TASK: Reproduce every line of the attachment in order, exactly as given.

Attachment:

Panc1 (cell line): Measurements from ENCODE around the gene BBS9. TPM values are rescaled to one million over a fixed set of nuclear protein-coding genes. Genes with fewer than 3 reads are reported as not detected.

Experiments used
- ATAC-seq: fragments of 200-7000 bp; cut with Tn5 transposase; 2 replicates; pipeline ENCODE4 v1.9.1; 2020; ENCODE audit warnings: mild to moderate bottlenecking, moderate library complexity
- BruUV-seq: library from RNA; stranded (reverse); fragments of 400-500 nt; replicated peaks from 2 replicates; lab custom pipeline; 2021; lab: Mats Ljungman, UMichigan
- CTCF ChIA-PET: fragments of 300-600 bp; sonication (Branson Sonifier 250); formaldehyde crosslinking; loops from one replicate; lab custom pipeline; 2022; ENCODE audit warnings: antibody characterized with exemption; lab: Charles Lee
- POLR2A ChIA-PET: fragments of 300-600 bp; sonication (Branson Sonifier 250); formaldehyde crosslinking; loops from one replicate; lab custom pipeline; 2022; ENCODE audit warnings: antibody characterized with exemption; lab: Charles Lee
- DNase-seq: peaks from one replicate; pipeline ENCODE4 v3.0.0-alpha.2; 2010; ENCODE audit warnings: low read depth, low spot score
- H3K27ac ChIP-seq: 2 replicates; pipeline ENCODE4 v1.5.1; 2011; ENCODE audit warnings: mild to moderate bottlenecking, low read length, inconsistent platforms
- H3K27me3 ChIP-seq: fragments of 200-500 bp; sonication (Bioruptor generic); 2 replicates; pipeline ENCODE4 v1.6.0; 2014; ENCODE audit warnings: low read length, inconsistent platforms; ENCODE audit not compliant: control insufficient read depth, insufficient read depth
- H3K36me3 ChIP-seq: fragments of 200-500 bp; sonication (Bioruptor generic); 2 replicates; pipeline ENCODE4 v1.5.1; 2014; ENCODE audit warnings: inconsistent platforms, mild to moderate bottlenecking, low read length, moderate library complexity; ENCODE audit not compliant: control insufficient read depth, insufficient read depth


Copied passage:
Panc1 (cell line): Measurements from ENCODE around the gene BBS9. TPM values are rescaled to one million over a fixed set of nuclear protein-coding genes. Genes with fewer than 3 reads are reported as not detected.

Experiments used
- ATAC-seq: fragments of 200-7000 bp; cut with Tn5 transposase; 2 replicates; pipeline ENCODE4 v1.9.1; 2020; ENCODE audit warnings: mild to moderate bottlenecking, moderate library complexity
- BruUV-seq: library from RNA; stranded (reverse); fragments of 400-500 nt; replicated peaks from 2 replicates; lab custom pipeline; 2021; lab: Mats Ljungman, UMichigan
- CTCF ChIA-PET: fragments of 300-600 bp; sonication (Branson Sonifier 250); formaldehyde crosslinking; loops from one replicate; lab custom pipeline; 2022; ENCODE audit warnings: antibody characterized with exemption; lab: Charles Lee
- POLR2A ChIA-PET: fragments of 300-600 bp; sonication (Branson Sonifier 250); formaldehyde crosslinking; loops from one replicate; lab custom pipeline; 2022; ENCODE audit warnings: antibody characterized with exemption; lab: Charles Lee
- DNase-seq: peaks from one replicate; pipeline ENCODE4 v3.0.0-alpha.2; 2010; ENCODE audit warnings: low read depth, low spot score
- H3K27ac ChIP-seq: 2 replicates; pipeline ENCODE4 v1.5.1; 2011; ENCODE audit warnings: mild to moderate bottlenecking, low read length, inconsistent platforms
- H3K27me3 ChIP-seq: fragments of 200-500 bp; sonication (Bioruptor generic); 2 replicates; pipeline ENCODE4 v1.6.0; 2014; ENCODE audit warnings: low read length, inconsistent platforms; ENCODE audit not compliant: control insufficient read depth, insufficient read depth
- H3K36me3 ChIP-seq: fragments of 200-500 bp; sonication (Bioruptor generic); 2 replicates; pipeline ENCODE4 v1.5.1; 2014; ENCODE audit warnings: inconsistent platforms, mild to moderate bottlenecking, low read length, moderate library complexity; ENCODE audit not compliant: control insufficient read depth, insufficient read depth